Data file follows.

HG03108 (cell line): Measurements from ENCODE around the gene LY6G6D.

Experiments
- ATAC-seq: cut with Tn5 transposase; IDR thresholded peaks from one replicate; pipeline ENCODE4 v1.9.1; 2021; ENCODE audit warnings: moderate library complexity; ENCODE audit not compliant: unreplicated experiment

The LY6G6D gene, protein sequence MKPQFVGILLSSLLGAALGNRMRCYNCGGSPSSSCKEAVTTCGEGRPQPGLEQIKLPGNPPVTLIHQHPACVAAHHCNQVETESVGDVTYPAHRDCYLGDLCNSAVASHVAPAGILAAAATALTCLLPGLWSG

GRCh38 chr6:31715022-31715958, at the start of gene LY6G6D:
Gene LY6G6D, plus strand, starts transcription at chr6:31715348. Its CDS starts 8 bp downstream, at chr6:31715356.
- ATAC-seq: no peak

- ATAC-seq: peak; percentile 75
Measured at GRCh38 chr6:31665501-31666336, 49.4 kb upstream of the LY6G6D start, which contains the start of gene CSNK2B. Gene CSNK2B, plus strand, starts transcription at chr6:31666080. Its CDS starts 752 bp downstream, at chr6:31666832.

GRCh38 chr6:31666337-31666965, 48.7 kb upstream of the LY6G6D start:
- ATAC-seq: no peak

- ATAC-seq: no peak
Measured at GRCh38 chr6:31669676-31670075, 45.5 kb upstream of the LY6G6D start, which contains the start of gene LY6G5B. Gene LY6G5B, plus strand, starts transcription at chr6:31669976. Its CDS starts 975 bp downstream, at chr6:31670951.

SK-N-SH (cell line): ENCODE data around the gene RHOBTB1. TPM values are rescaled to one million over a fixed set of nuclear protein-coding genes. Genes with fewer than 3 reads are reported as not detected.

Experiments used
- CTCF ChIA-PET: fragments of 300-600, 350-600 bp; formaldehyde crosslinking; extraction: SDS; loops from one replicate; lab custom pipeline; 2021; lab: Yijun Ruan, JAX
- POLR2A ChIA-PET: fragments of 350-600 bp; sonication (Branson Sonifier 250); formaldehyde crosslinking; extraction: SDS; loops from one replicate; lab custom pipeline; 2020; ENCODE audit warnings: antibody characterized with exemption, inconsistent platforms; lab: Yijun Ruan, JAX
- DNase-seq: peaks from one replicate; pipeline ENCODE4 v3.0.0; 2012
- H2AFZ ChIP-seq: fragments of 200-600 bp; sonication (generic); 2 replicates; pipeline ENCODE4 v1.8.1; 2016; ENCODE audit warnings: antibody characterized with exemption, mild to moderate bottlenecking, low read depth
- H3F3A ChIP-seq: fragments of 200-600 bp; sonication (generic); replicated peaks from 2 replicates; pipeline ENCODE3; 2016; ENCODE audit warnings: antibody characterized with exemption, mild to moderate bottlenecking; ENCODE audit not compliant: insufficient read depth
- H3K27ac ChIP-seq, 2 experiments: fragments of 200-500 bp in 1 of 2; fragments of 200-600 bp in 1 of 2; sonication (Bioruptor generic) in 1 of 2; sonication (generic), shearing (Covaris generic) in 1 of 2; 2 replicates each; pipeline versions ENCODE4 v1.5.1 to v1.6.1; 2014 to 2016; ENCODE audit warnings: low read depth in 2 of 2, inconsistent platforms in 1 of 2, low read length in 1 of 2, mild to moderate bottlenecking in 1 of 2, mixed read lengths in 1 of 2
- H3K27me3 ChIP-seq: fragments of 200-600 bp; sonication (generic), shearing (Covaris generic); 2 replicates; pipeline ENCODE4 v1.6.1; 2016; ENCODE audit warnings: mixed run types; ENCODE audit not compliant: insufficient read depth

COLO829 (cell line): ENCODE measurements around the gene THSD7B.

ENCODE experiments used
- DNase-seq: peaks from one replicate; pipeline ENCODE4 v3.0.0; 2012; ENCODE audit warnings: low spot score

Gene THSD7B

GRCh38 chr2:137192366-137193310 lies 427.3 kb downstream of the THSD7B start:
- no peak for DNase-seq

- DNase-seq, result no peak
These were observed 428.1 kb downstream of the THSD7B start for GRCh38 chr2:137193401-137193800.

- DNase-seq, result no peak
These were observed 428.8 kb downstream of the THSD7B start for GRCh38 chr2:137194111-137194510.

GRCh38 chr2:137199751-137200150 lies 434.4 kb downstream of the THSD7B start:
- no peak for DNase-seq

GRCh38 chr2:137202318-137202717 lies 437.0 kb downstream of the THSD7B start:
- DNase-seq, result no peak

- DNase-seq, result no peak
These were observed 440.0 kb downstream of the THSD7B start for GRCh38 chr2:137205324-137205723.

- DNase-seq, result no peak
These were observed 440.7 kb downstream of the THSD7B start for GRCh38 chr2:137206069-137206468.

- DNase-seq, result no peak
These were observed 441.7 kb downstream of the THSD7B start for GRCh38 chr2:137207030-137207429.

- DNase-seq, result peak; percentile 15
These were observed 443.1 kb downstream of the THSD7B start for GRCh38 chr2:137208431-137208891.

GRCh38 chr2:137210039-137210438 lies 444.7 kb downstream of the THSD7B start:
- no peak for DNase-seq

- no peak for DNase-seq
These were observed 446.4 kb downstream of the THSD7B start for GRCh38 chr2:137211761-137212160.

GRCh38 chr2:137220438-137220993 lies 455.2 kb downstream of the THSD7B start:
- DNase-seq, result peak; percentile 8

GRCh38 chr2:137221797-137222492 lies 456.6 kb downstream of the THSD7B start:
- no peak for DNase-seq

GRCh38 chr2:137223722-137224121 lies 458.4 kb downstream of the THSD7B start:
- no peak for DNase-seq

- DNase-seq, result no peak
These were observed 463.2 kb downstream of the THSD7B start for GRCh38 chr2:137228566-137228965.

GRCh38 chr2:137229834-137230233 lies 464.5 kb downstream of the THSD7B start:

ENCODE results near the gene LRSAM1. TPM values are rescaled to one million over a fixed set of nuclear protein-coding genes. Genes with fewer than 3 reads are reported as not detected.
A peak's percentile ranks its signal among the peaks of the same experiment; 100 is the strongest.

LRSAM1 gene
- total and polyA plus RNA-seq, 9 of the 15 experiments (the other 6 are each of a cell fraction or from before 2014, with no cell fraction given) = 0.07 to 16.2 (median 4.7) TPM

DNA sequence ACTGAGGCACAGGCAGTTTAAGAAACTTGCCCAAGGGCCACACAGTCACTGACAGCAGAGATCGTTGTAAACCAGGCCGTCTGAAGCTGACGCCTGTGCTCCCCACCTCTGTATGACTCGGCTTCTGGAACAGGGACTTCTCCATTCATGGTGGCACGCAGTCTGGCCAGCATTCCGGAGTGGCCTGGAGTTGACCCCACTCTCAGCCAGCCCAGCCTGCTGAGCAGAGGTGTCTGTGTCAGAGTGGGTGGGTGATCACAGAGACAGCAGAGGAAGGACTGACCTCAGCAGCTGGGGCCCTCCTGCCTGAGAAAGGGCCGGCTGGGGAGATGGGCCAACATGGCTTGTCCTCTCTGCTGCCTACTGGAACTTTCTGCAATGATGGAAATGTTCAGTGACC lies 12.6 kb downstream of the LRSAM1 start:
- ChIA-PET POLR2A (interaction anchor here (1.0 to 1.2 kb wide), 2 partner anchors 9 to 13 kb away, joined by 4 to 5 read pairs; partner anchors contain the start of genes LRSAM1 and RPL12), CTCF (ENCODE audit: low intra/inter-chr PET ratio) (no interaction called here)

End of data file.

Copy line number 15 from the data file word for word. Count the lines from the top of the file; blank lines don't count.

Experiments used